Her “friends” are experts in emotional manipulation and Plum is desperate for acceptance by them. Her desperation drives her to harbour a secret of her own and it is exposed, with life-changing consequences, at her own 14th birthday party. Throughout the book, Plum develops a friendship with the older woman next door, Maureen. Plum fails to realise this is a maipulative relationship until is it too late, but she wreaks a spiteful revenge that you know is shaping her for the years to come.

I would like to re-read this novel in about 6 months, when I can distance myself from it a little better. I realise I have not given much plot information here, but I really just want to urge people to read this books for themselves, rather than divulge any more plot than I have to. If you are a woman beyond the age of 14, read it.

Into That Forest by Louis Nowra

I remember reading Louis Nowra’s play, Summer of the Aliens when I was at Uni. Even then, I realised he was a different animal in the Australian literature landscape. Once I saw Cosi, I knew i was right. Now, I am reading Into That Forest – his latest book. I am not even halfway through and I have a sense of the altered reality that always sits in his writing. The story, of two girls who survive a river accident and end up on their own in the wilds of Tasmania, is mesmerising. I will post a full review soon – it is a short book, but I suspect I may end up revisiting the review at a later date and revising it…

The Dead I Know by Scot Gardner

The Dead I Know The Dead I Know by Scot Gardner

The Dead I Know is a gripping, emotional rollercoaster of a book. The story centres around Aaron Rowe, who has left school to train as a funeral director with John Barton, owner and operator of JKB Funerals. Aaron lives with his Mam in a caravan. Mam is not mentally sound and it makes Aaron’s life very difficult, especially because he loves her so much. Their relationship is a complicated one and, without slipping in a spoiler, not what I expected.

Aaron sleepwalks, having nightmares that seem like memories, and often wakes up in strange places. The novel focusses on a period of about a month in Aaron’s life, where the nightmares are becoming real and he is struggling to cope. He slowly builds a relationship with Skye, John’s younger daughter, and the brother/sister relationship they have offers him a safe haven – indeed the whole Barton family accepts him for who he is, without judgement, and they become his rock in a swirling maelstrom.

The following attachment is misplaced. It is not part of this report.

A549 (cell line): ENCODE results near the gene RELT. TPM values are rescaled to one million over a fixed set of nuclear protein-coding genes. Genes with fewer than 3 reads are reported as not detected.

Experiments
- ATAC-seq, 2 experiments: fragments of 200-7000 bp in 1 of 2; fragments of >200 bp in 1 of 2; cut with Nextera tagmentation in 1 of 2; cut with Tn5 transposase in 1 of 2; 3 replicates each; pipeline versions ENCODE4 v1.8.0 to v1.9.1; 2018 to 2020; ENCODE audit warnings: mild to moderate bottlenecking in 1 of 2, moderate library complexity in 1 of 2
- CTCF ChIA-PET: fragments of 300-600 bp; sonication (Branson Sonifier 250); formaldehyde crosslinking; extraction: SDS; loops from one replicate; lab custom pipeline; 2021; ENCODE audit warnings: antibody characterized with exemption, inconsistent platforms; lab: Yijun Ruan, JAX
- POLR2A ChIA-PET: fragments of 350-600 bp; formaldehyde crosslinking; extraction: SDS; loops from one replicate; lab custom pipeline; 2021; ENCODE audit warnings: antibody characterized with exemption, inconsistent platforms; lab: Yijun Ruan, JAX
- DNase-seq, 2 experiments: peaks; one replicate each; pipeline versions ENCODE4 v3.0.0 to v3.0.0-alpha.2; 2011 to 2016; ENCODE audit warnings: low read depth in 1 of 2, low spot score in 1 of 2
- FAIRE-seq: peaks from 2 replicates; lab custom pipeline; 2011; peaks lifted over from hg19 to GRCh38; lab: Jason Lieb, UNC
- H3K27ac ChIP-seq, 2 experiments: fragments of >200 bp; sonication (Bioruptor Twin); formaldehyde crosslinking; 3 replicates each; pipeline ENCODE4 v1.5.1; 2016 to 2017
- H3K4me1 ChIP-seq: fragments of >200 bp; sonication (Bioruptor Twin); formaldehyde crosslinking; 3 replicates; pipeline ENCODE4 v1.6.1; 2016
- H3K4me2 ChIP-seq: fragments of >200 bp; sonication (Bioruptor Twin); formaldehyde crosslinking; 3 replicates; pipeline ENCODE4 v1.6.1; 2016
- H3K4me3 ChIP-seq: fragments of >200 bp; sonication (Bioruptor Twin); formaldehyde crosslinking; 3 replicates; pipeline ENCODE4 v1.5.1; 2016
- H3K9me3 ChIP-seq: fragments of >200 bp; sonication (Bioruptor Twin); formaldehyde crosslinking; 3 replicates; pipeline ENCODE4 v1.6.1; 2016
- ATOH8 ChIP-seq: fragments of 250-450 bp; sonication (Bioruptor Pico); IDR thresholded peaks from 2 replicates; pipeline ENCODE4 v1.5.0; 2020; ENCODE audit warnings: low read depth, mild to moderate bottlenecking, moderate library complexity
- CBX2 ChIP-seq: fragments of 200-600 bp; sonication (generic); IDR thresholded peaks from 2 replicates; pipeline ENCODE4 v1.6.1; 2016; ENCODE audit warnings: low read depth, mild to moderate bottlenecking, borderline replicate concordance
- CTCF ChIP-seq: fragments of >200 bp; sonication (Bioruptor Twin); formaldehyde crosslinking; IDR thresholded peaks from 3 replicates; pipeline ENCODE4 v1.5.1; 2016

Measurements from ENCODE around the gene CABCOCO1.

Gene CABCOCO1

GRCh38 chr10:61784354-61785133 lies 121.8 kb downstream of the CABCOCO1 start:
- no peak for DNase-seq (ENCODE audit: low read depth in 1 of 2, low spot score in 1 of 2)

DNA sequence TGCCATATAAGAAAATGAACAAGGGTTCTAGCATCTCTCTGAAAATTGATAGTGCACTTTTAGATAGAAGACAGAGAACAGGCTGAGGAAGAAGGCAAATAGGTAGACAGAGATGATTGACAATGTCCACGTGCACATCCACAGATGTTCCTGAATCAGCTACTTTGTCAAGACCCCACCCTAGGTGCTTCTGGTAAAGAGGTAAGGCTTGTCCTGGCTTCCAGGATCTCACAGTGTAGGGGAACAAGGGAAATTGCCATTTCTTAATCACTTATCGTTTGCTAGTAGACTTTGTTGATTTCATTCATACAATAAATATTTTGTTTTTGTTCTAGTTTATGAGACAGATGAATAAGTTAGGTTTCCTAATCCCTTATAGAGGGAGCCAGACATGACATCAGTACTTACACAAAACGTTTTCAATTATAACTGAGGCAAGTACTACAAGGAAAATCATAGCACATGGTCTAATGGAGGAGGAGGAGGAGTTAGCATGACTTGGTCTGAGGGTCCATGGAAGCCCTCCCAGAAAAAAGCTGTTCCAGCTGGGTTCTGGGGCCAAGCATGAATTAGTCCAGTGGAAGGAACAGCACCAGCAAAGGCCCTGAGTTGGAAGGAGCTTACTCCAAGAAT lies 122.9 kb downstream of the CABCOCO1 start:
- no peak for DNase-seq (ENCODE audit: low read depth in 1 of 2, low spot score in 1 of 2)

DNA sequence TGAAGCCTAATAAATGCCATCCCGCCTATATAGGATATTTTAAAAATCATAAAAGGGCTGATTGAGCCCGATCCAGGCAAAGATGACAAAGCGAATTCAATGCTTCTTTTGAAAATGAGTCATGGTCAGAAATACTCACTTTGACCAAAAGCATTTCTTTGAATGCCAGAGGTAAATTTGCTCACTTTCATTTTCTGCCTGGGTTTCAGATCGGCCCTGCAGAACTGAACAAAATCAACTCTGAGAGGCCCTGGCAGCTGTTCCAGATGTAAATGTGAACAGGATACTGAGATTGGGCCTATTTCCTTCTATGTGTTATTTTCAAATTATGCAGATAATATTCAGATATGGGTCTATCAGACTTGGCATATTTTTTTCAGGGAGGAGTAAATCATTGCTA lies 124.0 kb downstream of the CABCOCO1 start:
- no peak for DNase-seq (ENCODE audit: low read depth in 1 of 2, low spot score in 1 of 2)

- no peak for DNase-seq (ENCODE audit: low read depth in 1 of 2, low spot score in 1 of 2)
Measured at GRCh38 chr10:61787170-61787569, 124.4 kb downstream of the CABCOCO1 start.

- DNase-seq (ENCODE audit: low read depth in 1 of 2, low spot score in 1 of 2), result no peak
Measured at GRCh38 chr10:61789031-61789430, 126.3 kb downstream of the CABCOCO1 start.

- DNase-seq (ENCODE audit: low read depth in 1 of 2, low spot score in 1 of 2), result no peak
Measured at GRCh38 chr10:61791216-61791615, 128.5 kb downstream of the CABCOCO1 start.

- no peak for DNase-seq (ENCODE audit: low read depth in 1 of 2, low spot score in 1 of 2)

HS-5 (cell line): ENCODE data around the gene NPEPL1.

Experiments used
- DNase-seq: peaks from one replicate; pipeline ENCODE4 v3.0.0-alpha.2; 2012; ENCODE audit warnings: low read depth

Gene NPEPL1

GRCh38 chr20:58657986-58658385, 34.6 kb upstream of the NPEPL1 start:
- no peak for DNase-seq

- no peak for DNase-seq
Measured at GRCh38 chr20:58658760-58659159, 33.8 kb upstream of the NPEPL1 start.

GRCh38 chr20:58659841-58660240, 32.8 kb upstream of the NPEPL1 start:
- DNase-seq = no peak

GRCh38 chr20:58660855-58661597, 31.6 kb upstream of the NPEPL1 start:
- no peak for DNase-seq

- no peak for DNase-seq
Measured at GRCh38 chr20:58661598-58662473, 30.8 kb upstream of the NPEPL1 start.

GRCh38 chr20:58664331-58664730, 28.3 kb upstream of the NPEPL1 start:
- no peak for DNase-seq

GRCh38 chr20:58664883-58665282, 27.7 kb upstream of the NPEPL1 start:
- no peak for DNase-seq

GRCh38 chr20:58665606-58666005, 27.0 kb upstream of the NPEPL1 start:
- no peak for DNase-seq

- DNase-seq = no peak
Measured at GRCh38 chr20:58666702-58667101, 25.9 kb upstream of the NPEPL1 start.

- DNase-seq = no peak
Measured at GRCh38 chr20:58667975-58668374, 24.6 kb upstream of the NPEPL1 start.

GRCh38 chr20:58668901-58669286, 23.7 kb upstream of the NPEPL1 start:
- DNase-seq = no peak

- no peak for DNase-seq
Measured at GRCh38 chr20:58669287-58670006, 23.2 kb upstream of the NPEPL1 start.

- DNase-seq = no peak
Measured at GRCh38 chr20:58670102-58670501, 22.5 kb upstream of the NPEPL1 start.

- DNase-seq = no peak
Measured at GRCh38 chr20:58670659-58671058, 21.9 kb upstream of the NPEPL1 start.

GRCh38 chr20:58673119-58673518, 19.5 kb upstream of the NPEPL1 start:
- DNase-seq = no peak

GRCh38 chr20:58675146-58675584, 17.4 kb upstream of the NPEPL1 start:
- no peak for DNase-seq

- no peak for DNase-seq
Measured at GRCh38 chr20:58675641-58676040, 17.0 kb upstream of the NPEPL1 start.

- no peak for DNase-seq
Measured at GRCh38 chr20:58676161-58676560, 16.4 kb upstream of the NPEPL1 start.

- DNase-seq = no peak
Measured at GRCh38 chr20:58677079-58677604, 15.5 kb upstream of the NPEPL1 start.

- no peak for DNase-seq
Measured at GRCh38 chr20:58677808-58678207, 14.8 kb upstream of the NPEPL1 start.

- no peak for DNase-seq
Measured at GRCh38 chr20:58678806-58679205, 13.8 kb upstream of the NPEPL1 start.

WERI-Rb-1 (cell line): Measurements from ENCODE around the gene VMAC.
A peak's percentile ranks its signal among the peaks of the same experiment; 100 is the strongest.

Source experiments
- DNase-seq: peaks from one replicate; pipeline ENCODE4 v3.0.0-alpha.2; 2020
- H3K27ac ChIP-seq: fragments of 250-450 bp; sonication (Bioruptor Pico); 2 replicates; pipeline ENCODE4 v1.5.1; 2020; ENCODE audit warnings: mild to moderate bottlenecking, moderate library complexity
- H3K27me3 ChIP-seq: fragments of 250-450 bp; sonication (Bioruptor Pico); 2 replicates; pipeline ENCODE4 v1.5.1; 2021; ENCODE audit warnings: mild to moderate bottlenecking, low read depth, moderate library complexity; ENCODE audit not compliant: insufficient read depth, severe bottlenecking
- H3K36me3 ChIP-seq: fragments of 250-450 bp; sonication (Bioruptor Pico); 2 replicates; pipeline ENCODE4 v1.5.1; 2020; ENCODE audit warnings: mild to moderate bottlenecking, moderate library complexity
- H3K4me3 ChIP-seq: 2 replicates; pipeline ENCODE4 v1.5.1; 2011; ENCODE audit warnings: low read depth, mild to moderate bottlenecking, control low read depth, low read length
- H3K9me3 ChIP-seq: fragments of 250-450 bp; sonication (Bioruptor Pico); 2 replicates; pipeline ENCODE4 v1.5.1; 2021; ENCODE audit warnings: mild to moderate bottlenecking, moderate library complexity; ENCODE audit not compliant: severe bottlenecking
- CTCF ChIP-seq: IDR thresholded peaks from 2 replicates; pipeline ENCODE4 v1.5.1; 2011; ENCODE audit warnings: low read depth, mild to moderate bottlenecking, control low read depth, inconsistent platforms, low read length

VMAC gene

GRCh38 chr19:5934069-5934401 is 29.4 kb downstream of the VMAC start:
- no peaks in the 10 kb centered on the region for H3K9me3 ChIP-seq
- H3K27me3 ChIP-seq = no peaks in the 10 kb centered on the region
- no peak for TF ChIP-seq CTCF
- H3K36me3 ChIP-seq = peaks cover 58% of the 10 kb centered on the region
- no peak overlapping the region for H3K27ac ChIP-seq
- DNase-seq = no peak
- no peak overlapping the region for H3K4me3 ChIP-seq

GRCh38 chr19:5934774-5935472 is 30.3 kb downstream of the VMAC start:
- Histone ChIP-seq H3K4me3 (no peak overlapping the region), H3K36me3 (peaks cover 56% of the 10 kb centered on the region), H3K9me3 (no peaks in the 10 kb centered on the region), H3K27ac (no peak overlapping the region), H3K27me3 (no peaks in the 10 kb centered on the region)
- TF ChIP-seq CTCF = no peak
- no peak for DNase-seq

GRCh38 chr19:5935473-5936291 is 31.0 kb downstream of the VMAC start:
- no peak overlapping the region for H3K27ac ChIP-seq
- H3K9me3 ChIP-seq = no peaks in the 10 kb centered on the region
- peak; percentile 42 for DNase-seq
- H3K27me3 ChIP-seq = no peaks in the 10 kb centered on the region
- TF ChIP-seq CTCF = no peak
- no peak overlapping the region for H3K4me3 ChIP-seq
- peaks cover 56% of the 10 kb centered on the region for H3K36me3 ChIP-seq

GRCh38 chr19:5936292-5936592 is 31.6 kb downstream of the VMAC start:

This is a novel about change, about growing up and about acceptance – both of oneself and by others.

I found the characters in this novel real and believable, which unnerved me a little. I am not accustomed to feeling as attached to a central character as I was to Aaron. His story is utterly compelling. Gardner never wastes words, but paints raw and visceral pictures with his language.
This is an intense reading experience, but well worth the effort because it is ultimately a story of hope.

Every Day by David Levithan – Mindblowing!

Every DayEvery Day by David Levithan

This book will break your heart. This book will get you excited about writing. This book will make you want to stop writing because you will never write this well.
“A” exists in a life that we cannot imagine. Every morning, “A” wakes up in a different person’s body. “A” lives a different life every day. Never knowing where it will be or who it will be. Sometimes “A” is female, sometimes male. Fat, thin, a-grade student, drug addict, nerd, jock, goth, happy, depressed, abused, loved. Whatever comes “A”’s way there are rules to live by. Then “A” meets Rhiannon while in the body of her boyfriend Justin and in an instant everything changes.
All of a sudden, “A” is attached. “A” continues to have contact with her after he has moved on – against all the rules. For the first time “A” has found someone to stick around for and there is no way of staying.
This is a breathtaking piece of writing. It is a story that is like no other. The closest comparison I can make for anyone who wants one is to The Time Traveller’s Wife by Audrey Niffenegger. Even then, it really does not prepare you for “A”’s life. Rhiannon becomes “A”’s reason for existence – she is beautiful, sensitive and unattainable. In his pursuit of her, all his rules for living in other people are cast to the wind and he becomes increasingly careless with the lives of those he inhabits – with some dire consequences. “A” is wise and world-weary, but not as worldly as he/she imagines. Rhiannon is constantly telling “A” that the real world, the world of those of us who live every day where we are, is more complex than “A” can understand because “A” only experiences life 24 hours at a time, and it is always different, always shifting.
Worlds collide and then break apart in this accomplished novel.
I was completely swept into “A”’s world, and Rhiannon’s, and I was very pleased that Levithan wrote the ending the way he did (no spoilers here). Antyhing else would have been untrue to the story.
A philosophically challenging and mind-bending book. I loved it.
For ages 14 and up.